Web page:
that might have been fresh and even daring in the latter days of the Reagan
administration. A good deal of water has flowed over the dam since then.
As for the filmmakers treatment of a vaguely authoritarian regime in power
in the near future, he makes clear in interviews that this refers to the
present situation in the US under Bush and company. Linklater told the same
interviewer: Dick wrote this paranoid future, and my premise with the movie
was that we are living in science fiction now. This is the paranoid
future.... Theres always a time to be a little paranoid about your
government, but I think thats hit another peak today. If you put a peak in
a chart during the Nixon era, I think were at another little peak in the
graph, a spike up, today in the Bush administration. What he was writing
about, which we would term paranoia, well, you just wait a generation and
paranoia becomes reality quite often.
The hostility toward the Bush administration and its police-state ambitions
is legitimate and no doubt deeply felt, but it is not particularly well
developed in A Scanner Darkly. Dicks concern with drugs, personality and
paranoia feels dated; how does its inclusion help clarify our present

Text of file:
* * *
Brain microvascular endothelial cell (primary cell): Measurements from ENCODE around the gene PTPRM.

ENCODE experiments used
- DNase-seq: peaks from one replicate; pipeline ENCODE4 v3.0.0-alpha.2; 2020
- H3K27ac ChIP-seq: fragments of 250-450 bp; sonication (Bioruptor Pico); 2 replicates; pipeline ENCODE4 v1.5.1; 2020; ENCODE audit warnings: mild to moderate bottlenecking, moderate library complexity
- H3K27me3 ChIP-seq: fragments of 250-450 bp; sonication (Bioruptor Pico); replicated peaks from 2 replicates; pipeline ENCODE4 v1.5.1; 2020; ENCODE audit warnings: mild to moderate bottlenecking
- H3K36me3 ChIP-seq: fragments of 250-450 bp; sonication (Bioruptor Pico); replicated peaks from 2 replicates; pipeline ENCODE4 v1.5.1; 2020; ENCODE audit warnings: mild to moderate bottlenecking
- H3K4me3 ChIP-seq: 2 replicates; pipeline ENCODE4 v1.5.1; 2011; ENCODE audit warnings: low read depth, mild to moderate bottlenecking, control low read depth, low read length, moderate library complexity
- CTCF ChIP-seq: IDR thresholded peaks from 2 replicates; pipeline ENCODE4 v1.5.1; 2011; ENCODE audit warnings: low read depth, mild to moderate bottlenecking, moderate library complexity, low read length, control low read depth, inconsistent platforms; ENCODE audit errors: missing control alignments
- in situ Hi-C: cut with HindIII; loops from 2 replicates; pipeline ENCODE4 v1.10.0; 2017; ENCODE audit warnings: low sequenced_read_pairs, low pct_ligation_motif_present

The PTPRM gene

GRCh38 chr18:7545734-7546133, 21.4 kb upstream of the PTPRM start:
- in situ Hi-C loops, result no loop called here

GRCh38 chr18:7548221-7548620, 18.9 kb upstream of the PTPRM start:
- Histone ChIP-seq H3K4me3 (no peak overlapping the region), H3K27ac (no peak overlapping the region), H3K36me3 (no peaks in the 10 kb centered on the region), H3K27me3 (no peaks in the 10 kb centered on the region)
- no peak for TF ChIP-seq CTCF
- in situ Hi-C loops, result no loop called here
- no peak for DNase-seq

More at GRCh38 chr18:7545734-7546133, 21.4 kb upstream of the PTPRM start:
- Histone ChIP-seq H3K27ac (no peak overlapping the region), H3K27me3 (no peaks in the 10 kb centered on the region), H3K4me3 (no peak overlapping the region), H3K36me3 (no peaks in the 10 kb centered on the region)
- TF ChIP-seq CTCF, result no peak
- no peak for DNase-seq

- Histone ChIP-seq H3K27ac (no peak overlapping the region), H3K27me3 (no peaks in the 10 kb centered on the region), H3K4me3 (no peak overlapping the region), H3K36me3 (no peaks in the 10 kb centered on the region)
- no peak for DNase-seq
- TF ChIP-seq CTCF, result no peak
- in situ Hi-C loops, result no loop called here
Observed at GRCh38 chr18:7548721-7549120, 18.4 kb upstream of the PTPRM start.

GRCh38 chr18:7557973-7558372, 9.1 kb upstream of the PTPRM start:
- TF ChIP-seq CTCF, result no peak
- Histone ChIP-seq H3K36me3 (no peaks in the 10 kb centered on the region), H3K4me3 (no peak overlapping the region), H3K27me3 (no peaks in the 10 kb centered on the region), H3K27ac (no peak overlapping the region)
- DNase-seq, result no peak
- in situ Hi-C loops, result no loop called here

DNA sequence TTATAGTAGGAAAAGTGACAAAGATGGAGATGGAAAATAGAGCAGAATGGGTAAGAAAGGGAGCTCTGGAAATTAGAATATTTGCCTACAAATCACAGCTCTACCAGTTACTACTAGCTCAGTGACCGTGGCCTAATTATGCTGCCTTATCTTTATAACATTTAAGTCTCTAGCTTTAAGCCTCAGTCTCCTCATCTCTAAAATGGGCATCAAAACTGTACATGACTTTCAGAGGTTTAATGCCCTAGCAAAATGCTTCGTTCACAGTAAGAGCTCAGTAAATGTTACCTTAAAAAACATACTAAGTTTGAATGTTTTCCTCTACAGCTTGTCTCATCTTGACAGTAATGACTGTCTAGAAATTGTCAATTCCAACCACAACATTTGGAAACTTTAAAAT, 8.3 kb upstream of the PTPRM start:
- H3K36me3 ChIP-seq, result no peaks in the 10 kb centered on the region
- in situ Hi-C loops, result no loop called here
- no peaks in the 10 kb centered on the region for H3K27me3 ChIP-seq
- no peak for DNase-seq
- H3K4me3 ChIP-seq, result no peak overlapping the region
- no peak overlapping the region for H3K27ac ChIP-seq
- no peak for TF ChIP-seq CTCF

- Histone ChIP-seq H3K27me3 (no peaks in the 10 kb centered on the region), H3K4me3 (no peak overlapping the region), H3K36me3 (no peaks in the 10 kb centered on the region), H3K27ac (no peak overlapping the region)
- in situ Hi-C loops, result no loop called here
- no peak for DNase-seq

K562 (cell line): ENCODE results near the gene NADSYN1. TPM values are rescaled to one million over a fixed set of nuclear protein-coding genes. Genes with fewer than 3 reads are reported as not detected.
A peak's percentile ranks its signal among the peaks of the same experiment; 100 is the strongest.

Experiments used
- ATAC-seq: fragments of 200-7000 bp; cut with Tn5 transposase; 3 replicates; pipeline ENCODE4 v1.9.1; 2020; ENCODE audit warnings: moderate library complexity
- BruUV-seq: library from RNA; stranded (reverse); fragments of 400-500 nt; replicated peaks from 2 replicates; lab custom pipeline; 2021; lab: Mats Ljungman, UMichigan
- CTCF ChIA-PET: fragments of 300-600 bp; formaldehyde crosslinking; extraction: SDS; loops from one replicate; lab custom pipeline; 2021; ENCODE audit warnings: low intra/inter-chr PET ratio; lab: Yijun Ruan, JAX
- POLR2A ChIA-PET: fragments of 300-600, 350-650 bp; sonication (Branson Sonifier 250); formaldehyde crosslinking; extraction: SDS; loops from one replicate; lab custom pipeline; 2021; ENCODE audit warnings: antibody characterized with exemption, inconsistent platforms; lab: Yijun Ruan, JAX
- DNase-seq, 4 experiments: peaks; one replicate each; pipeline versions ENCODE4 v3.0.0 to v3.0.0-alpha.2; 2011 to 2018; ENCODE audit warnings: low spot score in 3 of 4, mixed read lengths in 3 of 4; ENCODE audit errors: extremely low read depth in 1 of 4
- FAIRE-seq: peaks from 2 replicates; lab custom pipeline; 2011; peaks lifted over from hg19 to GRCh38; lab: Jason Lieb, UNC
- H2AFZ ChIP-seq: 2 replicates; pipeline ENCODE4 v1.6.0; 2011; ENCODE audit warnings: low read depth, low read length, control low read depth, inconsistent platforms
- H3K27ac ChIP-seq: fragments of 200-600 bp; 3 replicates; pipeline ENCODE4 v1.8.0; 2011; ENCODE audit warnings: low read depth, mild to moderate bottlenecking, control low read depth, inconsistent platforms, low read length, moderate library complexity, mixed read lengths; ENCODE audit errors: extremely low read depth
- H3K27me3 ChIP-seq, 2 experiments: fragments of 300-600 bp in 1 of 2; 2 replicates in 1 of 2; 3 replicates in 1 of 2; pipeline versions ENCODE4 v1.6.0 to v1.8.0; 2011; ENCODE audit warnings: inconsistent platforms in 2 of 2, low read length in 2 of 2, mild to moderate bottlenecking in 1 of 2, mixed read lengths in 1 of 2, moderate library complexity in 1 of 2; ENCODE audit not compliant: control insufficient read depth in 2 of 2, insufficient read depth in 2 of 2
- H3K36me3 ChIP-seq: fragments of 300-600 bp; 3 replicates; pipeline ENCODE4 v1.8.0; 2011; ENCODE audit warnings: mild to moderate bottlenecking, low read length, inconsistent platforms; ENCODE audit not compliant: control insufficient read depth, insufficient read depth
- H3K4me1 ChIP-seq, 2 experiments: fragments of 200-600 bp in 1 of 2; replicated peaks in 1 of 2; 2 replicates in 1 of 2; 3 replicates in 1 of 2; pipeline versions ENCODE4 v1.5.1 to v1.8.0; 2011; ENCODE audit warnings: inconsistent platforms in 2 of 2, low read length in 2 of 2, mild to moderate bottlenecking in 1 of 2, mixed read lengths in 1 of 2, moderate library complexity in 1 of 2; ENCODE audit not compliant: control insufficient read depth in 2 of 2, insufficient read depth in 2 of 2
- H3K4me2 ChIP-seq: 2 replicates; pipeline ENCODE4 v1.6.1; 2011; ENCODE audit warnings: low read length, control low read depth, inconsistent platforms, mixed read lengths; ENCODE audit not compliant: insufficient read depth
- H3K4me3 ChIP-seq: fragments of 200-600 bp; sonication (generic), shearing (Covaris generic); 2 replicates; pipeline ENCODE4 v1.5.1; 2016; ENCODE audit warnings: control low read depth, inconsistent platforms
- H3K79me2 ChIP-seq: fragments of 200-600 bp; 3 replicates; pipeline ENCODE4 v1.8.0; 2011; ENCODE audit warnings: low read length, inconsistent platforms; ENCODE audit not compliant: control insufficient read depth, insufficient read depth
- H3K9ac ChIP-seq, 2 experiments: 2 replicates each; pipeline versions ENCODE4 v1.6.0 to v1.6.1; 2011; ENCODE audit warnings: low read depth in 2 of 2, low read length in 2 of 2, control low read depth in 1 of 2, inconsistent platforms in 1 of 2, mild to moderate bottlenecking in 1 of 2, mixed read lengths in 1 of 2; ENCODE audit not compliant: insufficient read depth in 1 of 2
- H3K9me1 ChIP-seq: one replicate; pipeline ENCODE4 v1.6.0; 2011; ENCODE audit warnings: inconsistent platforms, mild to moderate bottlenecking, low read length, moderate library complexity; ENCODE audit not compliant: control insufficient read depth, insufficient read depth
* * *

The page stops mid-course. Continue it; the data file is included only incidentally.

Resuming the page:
reality? The drug question merely confuses the issue. Frankly, the
activities of Arctors circle, their general disorientation and often
downright nastiness, blunt the criticism of police spying. The film hardly
rises to the level of a serious warning about the dangers of a police-state.
Animation, in my view, should be preserved for the genuinely outlandish and
fantastic. Here it simply distracts and detracts. I would much prefer to see
not the wavy outlines of the actors faces, but the faces themselves.
Linklater is a sincere and humane individual, but he continues to tread
water, and not the most fascinating or freshest water at that. He needs to
recognize: the radicalism and counterculture of the 1970s exhausted itself a
good many years ago. It cannot be revived. Something different is needed
today, something far more deep-going and complicated. In the first place, if
the filmmaker turned his attention to a serious study of history and
politics, in my opinion, it would help his art.